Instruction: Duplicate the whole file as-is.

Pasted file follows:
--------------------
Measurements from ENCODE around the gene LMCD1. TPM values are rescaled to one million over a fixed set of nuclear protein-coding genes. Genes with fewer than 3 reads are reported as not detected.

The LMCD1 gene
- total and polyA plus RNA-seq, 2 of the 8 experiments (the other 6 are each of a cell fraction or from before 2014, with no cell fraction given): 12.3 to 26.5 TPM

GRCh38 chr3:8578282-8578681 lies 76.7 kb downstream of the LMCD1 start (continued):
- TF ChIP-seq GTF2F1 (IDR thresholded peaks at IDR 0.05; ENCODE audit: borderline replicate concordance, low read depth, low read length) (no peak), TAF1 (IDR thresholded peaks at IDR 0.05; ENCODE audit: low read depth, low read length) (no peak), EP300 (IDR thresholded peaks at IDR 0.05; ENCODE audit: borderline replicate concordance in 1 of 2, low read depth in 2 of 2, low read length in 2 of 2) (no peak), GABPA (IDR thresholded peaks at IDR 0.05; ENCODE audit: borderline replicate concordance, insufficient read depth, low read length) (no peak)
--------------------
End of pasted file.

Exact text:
Measurements from ENCODE around the gene LMCD1. TPM values are rescaled to one million over a fixed set of nuclear protein-coding genes. Genes with fewer than 3 reads are reported as not detected.

The LMCD1 gene
- total and polyA plus RNA-seq, 2 of the 8 experiments (the other 6 are each of a cell fraction or from before 2014, with no cell fraction given): 12.3 to 26.5 TPM

GRCh38 chr3:8578282-8578681 lies 76.7 kb downstream of the LMCD1 start (continued):
- TF ChIP-seq GTF2F1 (IDR thresholded peaks at IDR 0.05; ENCODE audit: borderline replicate concordance, low read depth, low read length) (no peak), TAF1 (IDR thresholded peaks at IDR 0.05; ENCODE audit: low read depth, low read length) (no peak), EP300 (IDR thresholded peaks at IDR 0.05; ENCODE audit: borderline replicate concordance in 1 of 2, low read depth in 2 of 2, low read length in 2 of 2) (no peak), GABPA (IDR thresholded peaks at IDR 0.05; ENCODE audit: borderline replicate concordance, insufficient read depth, low read length) (no peak)